There Are 9 Types Of Vegan Bread Available At Subway01/30/2020
Whether you’re a longtime herbivore or new to this whole plant-based diet thing, you no doubt know the absolute struggle of finding vegan eats at chain restaurants like Subway.
Sure, you can go for dressing-free iceberg salads or sandwiches made with just raw veggies and vinegar, but, girl, you deserve better. Luckily, the momentum of the plant-based movement (and support of brands like Impossible and Beyond Meat) is finally making vegan fast-food eats more mainstream.
Often, though, it can be tough to decipher what’s truly vegan on restaurant menus, Subway included. “Seemingly vegan foods may contain animal products such as dairy or eggs (often seen as casein or albumin),” says Nanci Guest, PhD, RD, CSCS, plant-based dietitian and nutrition scientist.
A few sneaky animal-based ingredients to look out for:
Casein products: A type of milk protein, casein often hides in puddings, sauces, and dressings.
Whey: Another milk protein, whey is often found in cakes, cookies, candies, and breads.
Confectioner’s glaze: Mostly found in glossy candies and desserts, this shiny substance is made with secretions of a certain type of insect. Yuck.
Honey: Another no-go for vegans, honey is often used in breads, desserts, sauces, and vinaigrettes, so it’s a major one to look out for at Subway.
Another struggle of eating vegan at places like Subway: creating a balanced meal that contains carbs (including fiber), fat, and protein. While it’s easy to get your fill of carbs at Subway (thanks, bread!), getting ample fat and protein can be a little tough.
To build yourself the best possible animal-free meal at Subway, stick to the following vegan ingredients.
Breads & Wraps
Unfortunately for breakfast lovers, both the croissant and the English muffin at Subway contain animal products. But all is not lost—in fact, most of the sandwich breads and wraps at Subway are totally vegan! Here are your options:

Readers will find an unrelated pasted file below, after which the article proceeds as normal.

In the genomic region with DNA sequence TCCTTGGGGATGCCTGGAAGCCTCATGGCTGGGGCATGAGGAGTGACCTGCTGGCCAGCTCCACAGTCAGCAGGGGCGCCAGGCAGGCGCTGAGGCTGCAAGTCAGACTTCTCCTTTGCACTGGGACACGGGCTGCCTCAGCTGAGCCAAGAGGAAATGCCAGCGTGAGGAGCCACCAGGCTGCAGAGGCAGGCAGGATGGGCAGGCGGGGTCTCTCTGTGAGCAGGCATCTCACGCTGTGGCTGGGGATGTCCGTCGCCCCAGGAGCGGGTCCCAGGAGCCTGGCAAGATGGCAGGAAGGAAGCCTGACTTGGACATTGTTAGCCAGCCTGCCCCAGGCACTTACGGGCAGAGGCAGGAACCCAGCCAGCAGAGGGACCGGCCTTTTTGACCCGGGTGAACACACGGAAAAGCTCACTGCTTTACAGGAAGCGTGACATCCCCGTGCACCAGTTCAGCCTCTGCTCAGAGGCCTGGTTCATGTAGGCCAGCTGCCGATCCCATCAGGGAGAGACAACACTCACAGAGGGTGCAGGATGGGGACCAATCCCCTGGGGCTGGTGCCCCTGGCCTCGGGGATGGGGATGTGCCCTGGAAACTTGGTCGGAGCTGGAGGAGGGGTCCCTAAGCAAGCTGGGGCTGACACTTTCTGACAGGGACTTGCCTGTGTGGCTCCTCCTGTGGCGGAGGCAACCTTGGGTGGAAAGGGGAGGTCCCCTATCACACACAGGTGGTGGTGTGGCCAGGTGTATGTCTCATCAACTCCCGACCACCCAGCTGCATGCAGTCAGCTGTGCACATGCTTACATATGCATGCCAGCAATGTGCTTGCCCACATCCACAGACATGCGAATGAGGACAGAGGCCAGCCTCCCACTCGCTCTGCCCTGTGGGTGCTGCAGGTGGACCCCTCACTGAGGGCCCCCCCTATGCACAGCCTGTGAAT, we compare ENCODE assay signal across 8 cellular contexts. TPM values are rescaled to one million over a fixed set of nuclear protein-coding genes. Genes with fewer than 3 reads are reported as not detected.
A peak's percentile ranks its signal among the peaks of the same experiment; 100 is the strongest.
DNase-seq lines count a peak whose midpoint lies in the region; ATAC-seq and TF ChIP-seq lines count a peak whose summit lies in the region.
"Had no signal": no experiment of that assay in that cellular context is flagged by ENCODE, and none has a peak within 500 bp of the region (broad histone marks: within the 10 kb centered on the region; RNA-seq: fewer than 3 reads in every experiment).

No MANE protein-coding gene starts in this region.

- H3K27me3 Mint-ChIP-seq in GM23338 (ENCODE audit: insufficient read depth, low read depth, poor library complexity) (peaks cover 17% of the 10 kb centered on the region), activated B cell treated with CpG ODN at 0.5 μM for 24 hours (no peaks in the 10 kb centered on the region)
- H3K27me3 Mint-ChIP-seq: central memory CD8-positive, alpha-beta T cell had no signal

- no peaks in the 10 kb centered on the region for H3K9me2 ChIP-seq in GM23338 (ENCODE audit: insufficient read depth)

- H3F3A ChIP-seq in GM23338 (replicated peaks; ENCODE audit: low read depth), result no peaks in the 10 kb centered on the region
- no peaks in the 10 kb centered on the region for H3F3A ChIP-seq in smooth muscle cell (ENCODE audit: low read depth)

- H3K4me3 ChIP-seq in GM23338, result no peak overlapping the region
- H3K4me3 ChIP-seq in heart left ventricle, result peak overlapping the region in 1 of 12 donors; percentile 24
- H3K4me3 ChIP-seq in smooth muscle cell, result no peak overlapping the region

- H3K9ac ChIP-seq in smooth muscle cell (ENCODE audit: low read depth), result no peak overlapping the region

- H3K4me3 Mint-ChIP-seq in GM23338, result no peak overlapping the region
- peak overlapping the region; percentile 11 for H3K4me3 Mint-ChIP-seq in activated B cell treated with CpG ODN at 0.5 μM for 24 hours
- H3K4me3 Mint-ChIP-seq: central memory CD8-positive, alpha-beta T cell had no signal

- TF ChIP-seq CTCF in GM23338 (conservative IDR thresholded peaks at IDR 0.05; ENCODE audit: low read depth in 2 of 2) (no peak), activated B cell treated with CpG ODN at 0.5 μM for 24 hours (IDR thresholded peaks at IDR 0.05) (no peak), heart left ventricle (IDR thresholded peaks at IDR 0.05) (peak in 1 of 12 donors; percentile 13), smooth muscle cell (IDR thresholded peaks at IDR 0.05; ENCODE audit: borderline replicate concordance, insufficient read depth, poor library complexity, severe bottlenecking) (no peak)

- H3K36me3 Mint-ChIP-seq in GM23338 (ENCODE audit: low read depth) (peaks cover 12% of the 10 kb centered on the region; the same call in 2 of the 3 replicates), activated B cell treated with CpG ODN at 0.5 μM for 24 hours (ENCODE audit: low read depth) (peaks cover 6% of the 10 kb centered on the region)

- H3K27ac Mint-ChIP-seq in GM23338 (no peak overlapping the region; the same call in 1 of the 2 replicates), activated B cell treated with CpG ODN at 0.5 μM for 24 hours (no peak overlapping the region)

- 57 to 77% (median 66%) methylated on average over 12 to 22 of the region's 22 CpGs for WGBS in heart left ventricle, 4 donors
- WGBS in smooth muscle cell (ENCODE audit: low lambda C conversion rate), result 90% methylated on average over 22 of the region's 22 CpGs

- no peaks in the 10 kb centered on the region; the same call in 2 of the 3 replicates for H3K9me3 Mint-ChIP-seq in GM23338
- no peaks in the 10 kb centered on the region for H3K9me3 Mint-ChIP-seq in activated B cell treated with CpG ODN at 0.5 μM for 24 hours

- 9-Grain Wheat Bread
- Hearty Italian Bread
- Italian (White) Bread
- Roasted Garlic Bread
- Sourdough Bread
- Spinach Wrap
- Tomato Basil Wrap
- Habanero Wrap
- Wheat Wrap
Although all are viable plant-based options, Guest recommends the 9-Grain Wheat Bread or Wheat Wrap. “The grainier the better, as this gives an added protein and fiber boost,” she says.
While some Subways now offer vegan Beyond Meatballs, which you could use to make a satisfying salad, Guest recommends sticking to a sandwich or wrap—which will be more satiating—if the meat-free balls aren’t available.
No surprise here: All of the raw veggie fillings on Subway’s line are vegan. Here’s what you’ll be working with:
- Shredded lettuce
- Green peppers
- Red onions
Guest recommends loading up on all of them (unless you really don’t like the taste), since their fiber will add staying power to your meal, while the literal bulk of the pile of veggies will make your sandwich feel more satisfying. (Subway calls this creation the Veggie Delite.)
Since olives and avocado (some locations have guac, too) both contain healthy unsaturated fats that help keep you full, don’t skip ’em.
If your Subway offers the Beyond Meatball Marinara Sub, which is entirely vegan if you order it without cheese, go for that. Every six-inch sub packs an impressive 24 grams of plant-based protein and is pretty much your only high-protein vegan option. Not feeling the marinara? See if you can add plain Beyond Meatballs to your veggie-filled sammie.
Sauces & Dressings
A little bit of sauce or dressing can go a long way in bringing a sandwich or wrap together, and, honestly, vegans need that extra oomph at. While many of Subways offerings aren’t vegan, you do have a few solid options:
- Yellow mustard
- Deli brown mustard
- Mustard seed spread
- Oil and vinegar
- Subway vinaigrette
- Sweet onion sauce
- Fat-free Italian dressing
Guest recommends any of the above as flavor-enhancing options for your sandwich. Mustard will add some zing without adding many calories, while oil and vinegar or vinaigrette will add flavor plus satiating fat.
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Sides & Extras
Subway doesn’t offer much in the way of vegan extras. All of their cookies—as well as the brownies and most of the soups—contain dairy. That leaves you with just two options:
- Black bean soup (available in select locations)
- Apple slices
The black bean soup, although not available at every Subway, is made with vegetable stock and is entirely plant-based, making it a great way to sneak in some extra fiber and protein. If you can, pair it with that veggie-filled sandwich, Guest recommends.
While the apple slices come in a small serving and won’t go far in filling you up, they’re a great way to add crunch and sweetness to your meal.
Bottom line: Subway isn’t the ideal vegan eatery, but you can make it work.
Options at Subway are far more limited for vegans than vegetarians or meat eaters, but the variety of bread and veggie options (and the Beyond Meatballs, where available), mean you can piece together a halfway-decent meal in a pinch.
If you know you’ll be heading to Subway, Guest recommends bringing along a few slices of vegan cheese to really up the ante. At the very least, keep a vegan protein bar (or other protein source, like nuts) in your bag to pair with your sandwich.
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